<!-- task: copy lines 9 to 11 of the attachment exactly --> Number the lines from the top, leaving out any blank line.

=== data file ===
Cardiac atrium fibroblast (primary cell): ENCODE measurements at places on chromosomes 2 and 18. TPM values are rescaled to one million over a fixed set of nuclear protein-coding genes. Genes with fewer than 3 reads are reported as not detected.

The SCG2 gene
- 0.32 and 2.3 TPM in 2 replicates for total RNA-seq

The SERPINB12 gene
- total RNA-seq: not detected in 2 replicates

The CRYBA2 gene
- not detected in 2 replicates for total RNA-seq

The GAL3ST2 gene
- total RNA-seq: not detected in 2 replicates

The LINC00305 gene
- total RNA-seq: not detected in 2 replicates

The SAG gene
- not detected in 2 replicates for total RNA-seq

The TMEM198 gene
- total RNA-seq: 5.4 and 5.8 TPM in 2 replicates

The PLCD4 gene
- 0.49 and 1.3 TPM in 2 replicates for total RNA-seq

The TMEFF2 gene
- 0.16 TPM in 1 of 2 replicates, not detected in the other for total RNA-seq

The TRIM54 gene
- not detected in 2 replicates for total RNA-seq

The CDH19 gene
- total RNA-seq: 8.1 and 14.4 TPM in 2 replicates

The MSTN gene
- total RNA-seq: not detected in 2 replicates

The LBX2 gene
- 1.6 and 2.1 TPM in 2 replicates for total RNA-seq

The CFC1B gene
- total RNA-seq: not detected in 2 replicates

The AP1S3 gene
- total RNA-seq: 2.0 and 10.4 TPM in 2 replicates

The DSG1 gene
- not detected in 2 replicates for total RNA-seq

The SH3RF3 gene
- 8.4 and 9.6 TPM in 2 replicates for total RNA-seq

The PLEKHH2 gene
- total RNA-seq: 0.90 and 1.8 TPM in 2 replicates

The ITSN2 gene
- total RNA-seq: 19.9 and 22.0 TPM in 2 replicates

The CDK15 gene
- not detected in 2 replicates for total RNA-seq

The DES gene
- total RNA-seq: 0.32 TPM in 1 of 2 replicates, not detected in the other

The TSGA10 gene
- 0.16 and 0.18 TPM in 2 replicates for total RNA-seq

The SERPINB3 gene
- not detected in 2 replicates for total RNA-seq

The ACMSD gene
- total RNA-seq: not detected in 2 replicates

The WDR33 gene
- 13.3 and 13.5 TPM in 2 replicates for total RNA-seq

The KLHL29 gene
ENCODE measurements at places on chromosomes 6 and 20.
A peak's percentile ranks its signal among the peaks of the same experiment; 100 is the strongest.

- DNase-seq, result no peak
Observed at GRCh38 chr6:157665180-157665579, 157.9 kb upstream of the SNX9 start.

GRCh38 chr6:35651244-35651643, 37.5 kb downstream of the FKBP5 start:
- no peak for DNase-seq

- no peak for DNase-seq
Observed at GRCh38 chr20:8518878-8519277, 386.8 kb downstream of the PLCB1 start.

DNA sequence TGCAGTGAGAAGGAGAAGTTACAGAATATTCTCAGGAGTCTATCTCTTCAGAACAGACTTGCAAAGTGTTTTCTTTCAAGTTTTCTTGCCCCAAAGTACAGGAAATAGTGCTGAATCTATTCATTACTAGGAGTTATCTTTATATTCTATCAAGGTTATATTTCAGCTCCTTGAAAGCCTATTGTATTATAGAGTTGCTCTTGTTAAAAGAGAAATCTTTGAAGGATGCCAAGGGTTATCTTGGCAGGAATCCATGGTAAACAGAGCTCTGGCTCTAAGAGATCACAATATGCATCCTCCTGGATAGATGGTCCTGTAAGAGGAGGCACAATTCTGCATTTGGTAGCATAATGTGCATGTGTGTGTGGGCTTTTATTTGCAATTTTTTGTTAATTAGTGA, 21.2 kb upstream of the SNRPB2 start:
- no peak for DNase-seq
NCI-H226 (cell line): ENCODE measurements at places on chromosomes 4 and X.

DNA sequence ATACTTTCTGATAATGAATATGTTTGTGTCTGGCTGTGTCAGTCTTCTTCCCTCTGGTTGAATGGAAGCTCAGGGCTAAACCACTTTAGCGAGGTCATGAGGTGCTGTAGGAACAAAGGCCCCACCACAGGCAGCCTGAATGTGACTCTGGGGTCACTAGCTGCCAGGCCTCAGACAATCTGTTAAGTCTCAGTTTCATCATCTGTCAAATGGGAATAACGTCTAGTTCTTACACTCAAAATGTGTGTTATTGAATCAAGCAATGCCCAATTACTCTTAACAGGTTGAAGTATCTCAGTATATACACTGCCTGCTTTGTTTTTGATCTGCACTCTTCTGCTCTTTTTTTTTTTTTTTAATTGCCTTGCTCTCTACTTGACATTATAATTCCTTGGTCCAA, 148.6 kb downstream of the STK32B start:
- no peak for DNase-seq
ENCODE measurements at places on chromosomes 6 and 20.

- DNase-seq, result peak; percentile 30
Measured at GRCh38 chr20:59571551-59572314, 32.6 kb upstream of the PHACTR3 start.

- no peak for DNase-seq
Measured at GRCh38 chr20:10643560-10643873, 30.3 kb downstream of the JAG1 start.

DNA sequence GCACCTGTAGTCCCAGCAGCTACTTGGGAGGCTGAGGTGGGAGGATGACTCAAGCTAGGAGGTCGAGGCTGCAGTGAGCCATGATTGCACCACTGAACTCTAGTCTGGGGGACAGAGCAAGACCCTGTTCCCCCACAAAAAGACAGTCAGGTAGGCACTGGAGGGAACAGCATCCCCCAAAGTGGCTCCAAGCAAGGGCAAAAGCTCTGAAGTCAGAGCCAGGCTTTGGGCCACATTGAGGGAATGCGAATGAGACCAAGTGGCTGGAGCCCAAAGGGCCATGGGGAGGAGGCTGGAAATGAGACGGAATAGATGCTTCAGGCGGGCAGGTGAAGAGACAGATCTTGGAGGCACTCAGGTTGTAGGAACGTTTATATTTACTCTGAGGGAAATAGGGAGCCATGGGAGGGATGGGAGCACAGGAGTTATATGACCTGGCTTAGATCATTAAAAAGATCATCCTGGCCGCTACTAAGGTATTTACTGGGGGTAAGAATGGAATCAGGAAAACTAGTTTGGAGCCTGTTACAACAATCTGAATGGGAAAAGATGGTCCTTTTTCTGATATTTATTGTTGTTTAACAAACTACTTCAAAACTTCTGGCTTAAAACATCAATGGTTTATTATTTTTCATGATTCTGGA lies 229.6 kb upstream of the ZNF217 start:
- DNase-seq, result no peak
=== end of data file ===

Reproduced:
- total RNA-seq: not detected in 2 replicates

The LINC00305 gene
- total RNA-seq: not detected in 2 replicates